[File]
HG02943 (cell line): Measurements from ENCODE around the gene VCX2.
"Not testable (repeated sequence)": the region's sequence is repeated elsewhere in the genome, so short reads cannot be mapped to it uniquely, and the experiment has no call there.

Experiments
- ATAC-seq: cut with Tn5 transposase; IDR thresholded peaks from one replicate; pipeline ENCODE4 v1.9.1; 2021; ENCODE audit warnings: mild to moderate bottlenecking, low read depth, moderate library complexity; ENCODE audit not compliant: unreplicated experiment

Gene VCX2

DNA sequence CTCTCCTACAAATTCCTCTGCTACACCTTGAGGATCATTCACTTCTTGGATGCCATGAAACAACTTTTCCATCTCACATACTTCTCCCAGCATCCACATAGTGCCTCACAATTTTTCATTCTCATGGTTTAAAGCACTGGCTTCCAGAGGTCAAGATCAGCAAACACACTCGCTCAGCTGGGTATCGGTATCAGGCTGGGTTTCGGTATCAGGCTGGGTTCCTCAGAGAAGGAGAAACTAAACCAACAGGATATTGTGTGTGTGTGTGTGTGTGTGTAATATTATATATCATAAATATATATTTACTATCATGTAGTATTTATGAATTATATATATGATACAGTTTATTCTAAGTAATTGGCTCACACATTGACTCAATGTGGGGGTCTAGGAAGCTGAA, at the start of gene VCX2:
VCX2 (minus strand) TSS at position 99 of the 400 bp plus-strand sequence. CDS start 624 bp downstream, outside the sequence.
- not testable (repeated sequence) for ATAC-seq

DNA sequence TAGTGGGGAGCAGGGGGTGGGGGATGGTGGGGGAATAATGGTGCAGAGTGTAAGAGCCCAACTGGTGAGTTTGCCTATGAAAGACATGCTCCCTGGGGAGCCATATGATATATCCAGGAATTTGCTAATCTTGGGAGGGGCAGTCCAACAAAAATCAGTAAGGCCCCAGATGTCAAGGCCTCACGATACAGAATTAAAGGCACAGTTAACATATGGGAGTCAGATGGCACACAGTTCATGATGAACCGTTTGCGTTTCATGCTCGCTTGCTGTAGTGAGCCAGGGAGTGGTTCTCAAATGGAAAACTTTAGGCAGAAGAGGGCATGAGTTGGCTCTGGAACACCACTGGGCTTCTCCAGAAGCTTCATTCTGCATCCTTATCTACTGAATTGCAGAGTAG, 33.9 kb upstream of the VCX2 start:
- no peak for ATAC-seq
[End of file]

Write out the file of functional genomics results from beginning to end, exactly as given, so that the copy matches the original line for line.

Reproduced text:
HG02943 (cell line): Measurements from ENCODE around the gene VCX2.
"Not testable (repeated sequence)": the region's sequence is repeated elsewhere in the genome, so short reads cannot be mapped to it uniquely, and the experiment has no call there.

Experiments
- ATAC-seq: cut with Tn5 transposase; IDR thresholded peaks from one replicate; pipeline ENCODE4 v1.9.1; 2021; ENCODE audit warnings: mild to moderate bottlenecking, low read depth, moderate library complexity; ENCODE audit not compliant: unreplicated experiment

Gene VCX2

DNA sequence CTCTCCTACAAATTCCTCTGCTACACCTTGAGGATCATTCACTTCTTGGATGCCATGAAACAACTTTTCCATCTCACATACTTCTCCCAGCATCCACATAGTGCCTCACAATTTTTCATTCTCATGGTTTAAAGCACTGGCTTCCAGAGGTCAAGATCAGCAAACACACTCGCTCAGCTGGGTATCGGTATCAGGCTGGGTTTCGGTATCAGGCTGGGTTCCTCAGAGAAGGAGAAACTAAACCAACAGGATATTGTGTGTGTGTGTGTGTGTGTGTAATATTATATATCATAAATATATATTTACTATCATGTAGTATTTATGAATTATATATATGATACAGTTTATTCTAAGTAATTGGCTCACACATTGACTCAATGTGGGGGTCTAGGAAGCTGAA, at the start of gene VCX2:
VCX2 (minus strand) TSS at position 99 of the 400 bp plus-strand sequence. CDS start 624 bp downstream, outside the sequence.
- not testable (repeated sequence) for ATAC-seq

DNA sequence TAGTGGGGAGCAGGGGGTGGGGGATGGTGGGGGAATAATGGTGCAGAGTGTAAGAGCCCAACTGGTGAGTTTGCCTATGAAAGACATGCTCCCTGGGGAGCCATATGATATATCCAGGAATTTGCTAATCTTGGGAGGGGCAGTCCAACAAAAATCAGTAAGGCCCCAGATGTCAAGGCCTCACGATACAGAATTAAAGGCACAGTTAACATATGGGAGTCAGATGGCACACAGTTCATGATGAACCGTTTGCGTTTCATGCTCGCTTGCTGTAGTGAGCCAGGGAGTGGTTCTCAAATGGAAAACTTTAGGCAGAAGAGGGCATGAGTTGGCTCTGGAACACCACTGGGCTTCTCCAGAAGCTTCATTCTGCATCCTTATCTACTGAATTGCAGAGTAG, 33.9 kb upstream of the VCX2 start:
- no peak for ATAC-seq